The Fresh Loaf

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Test driving my new Fibrament-D stone with my fave SD formula bread

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bnom's picture
bnom

Test driving my new Fibrament-D stone with my fave SD formula bread

I got a new stone last week and have made two batches of a sourdough formula I've developed.  First the stone is a 15 x 20 Fibrament-D and I love that I can bake three longish loaves.  However, my first bake was disappointing...I got pretty flat loaves. I suspected the error was mine and not the stones.


So I changed two things. I let the first proof happen at room temp--68 degrees--until doubled in bulk (about 6 hours), and then cold retarded for 8 hours (muy prior loaf was proofed at 80 degrees). I also tried to develop better surface tension when shaping (one loaf I shaped/scored better than the other and it's pretty obvious in the pic which one that is).  I'm really happy I went back to a cooler proof.



 



Here's the formula:


The formula:


300 g firm starter


620 g water


750 g unbleached AP flour (530 g Morbread 12% protein, and 200 g Whole Food AP)


50 g coarse ground wheat berries


50 g coarse ground rye berries


23 g salt


 


 

Comments

ehanner's picture
ehanner

Very nice looking bread. The crumb is nicely translucent.


Was it a bit salty? By my calculation the salt was 3 grams over at 2%. Some people like things a little salty.


Eric

SylviaH's picture
SylviaH

Love the crumb shot too...very nice!


Sylvia

wally's picture
wally

Tell us a bit about the flavors you got using the rye and wheat berries.


Larry

bnom's picture
bnom

Thanks for the nice comments! 


Let me see if I can describe the flavor.  I don't think I would describe it as a salty loaf...but you're right, it is a fair amount. The last time I made bread my son-in-law, who is a chef, thought it needed a little more salt so I upped it a bit. I'm nibbling on the bread now, it's a day old, and I'm noticing the salt but I don't think it's too salty.  That said, I may ratchet it down a bit next time.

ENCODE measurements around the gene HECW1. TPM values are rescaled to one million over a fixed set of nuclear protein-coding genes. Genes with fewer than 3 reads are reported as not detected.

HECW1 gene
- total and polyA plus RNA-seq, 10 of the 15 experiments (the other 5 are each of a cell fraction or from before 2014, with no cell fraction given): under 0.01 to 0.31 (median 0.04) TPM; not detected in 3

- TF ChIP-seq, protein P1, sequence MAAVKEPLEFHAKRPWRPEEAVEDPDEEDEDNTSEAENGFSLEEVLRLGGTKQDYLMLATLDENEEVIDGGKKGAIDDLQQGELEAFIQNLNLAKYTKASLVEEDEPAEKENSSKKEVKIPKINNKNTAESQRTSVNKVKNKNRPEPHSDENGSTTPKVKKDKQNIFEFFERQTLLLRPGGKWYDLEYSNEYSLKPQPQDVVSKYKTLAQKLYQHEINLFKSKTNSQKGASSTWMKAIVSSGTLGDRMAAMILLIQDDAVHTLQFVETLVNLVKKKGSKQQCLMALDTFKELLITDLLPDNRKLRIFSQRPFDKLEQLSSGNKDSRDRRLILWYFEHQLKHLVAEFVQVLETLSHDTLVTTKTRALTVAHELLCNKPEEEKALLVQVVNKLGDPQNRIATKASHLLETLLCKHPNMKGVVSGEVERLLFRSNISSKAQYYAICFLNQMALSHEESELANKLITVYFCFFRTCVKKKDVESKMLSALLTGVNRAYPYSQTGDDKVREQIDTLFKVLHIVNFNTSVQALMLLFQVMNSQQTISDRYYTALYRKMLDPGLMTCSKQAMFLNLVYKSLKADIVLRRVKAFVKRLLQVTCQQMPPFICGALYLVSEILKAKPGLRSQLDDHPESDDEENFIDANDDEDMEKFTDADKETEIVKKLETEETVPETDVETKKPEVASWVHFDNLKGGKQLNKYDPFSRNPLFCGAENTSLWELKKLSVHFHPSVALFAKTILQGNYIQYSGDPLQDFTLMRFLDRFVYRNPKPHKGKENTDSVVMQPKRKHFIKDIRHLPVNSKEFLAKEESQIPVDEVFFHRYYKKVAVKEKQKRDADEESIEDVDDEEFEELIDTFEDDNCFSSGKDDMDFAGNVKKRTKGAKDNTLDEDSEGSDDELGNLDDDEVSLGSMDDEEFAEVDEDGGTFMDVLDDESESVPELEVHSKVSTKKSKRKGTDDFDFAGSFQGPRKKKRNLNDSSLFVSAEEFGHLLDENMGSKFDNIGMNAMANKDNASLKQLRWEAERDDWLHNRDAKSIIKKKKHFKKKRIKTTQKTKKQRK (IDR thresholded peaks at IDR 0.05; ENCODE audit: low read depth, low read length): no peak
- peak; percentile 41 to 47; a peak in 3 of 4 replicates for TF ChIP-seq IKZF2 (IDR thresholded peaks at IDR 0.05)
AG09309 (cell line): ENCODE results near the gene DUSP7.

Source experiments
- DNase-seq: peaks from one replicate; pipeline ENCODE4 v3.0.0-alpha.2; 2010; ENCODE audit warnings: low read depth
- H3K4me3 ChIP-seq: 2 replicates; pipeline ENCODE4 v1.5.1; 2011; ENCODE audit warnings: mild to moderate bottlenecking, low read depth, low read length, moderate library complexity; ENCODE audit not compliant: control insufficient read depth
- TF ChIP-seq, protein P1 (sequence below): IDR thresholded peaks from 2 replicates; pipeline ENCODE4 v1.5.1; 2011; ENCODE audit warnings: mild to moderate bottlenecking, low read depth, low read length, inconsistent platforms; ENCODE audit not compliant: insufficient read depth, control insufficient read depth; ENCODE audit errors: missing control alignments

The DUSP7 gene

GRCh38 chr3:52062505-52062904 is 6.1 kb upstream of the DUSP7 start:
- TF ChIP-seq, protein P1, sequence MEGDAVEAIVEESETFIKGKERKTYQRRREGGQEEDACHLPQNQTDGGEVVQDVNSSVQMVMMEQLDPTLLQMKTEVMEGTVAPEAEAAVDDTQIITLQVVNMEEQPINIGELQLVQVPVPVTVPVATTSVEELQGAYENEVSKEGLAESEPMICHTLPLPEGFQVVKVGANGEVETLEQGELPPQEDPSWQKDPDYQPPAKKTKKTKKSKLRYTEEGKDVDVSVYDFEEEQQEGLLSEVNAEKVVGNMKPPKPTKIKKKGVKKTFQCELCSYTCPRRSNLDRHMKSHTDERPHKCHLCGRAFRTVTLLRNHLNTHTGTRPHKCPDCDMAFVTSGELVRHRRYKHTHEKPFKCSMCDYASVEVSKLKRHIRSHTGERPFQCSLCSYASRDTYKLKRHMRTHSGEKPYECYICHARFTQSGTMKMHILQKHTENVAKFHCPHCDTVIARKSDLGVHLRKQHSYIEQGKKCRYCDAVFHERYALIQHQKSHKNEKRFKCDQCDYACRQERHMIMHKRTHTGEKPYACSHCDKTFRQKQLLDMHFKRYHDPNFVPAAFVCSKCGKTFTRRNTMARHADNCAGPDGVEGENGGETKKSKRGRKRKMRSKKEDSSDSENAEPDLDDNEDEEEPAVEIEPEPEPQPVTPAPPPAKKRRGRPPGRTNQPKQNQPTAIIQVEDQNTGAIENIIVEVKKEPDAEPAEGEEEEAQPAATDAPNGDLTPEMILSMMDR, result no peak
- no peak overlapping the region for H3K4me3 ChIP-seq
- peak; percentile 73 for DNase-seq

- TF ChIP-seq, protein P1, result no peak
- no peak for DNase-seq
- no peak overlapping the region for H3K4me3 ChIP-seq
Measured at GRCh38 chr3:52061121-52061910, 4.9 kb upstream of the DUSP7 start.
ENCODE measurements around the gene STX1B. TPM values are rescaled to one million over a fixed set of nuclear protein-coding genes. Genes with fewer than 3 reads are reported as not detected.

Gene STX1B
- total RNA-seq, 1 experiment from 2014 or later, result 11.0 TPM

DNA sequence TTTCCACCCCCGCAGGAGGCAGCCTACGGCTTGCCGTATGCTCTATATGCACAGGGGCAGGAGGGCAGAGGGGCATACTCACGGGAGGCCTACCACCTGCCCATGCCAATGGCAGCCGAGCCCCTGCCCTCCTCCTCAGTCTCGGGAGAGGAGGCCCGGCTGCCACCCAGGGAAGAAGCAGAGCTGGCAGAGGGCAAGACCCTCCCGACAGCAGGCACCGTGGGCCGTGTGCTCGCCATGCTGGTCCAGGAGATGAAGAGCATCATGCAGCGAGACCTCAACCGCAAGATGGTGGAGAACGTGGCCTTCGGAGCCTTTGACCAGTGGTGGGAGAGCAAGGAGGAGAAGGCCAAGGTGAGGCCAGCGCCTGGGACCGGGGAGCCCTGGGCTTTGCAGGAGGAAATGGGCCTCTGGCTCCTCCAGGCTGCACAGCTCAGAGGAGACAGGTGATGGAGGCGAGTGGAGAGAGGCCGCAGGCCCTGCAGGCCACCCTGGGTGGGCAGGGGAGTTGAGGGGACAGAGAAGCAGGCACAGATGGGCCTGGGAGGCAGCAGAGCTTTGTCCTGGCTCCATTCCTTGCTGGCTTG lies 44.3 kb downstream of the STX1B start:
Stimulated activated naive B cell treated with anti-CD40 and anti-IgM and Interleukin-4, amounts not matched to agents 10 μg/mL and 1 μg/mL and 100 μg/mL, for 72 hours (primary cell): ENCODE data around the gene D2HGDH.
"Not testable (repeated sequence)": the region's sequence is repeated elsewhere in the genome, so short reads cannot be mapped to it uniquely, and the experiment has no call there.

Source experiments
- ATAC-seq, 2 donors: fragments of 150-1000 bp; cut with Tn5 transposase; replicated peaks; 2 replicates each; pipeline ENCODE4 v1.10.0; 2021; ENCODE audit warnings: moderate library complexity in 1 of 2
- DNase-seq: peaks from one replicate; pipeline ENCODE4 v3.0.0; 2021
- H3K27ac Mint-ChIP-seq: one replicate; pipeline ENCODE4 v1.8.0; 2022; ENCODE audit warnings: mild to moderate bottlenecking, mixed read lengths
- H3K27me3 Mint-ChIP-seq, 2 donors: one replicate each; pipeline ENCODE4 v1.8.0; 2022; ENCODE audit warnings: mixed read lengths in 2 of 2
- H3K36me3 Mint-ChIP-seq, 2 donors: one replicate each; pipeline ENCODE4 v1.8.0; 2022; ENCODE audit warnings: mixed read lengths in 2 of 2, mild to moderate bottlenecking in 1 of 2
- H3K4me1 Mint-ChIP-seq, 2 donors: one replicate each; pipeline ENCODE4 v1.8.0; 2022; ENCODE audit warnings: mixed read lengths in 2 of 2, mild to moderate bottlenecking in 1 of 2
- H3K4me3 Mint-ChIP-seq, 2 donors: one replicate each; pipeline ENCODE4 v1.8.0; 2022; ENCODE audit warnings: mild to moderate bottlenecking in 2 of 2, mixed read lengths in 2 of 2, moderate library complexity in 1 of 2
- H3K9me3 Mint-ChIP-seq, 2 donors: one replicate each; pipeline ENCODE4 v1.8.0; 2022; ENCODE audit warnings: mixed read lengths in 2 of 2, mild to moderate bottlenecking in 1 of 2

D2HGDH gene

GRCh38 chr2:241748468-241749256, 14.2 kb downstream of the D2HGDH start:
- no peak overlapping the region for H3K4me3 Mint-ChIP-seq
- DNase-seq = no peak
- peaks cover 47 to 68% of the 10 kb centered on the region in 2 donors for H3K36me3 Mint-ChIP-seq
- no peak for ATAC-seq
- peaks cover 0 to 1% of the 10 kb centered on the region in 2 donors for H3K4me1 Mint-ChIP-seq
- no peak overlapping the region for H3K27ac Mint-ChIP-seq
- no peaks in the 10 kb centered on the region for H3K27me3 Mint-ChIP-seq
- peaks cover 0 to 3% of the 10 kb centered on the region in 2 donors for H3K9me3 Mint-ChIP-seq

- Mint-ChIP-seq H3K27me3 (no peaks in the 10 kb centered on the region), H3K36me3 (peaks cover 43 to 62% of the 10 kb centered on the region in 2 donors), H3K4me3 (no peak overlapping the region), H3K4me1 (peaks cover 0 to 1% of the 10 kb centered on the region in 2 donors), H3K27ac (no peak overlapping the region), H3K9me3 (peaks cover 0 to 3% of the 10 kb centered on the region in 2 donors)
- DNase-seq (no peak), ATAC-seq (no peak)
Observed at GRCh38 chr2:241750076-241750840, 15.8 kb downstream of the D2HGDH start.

I've been adding a bit of fresh ground wheat and rye berries (I used a coffee grinder reserved for the purpose) to my breads for awhile. Like the salt, they add depth/complexity to the flavor, but they're definitely in the background.  I also like to leave some of the grains pretty coarse. 


Eric, thanks for noticing the translucence--I really do get some nice gelatinization. I wonder if that has anything to do with the mixture of grains?  I read that wheat and rye gelatinize at different temps in the oven--would that have an impact?  Hmm...


 


 

belfiore's picture
belfiore

Can I try some if I bring the butter???  :-)

wally's picture
wally

I don't know exactly what your definition of a 'stiff' starter is; mine is one that's about 50% hydration.  If that's yours as well, then your starter is 200g flour.  And if you count the ground wheat and rye berries as flour (which I would), then the total flour weight is 1050g.  At 2% salt, that's 21g. I'm not sure that another 2g of salt is out of bounds.  I do like the way you've introduced not only interesting complexity in flavor, but in texture as well by leaving some of the berries coarser.  Sounds like a bread I'd like to try!


Larry

bnom's picture
bnom

I appreciate your 'calculating' eye on my formula Larry. I am neither a scientist nor mathmetician. I define "stiff" as about as stiff as I can get and still be able to stir it with my heavy wire whisk so that's probably a 50%. hydration?  Given that, mind telling me what my hydration on the final dough is?  (I trust my senses but not my math).


 


 

wally's picture
wally

By my calculations your overall hydration is just shy of 69%.  Excluding the starter, your final dough hydration is 620g water ÷ (750g flour + 100g wheat and rye berries) which comes to 73%.


BTW, a stiff 50% starter is a 2:1 ratio (by weight) of flour to water.


Larry

bnom's picture
bnom

Appreciate it Larry.  If you try the formula, do let me know how it turns out.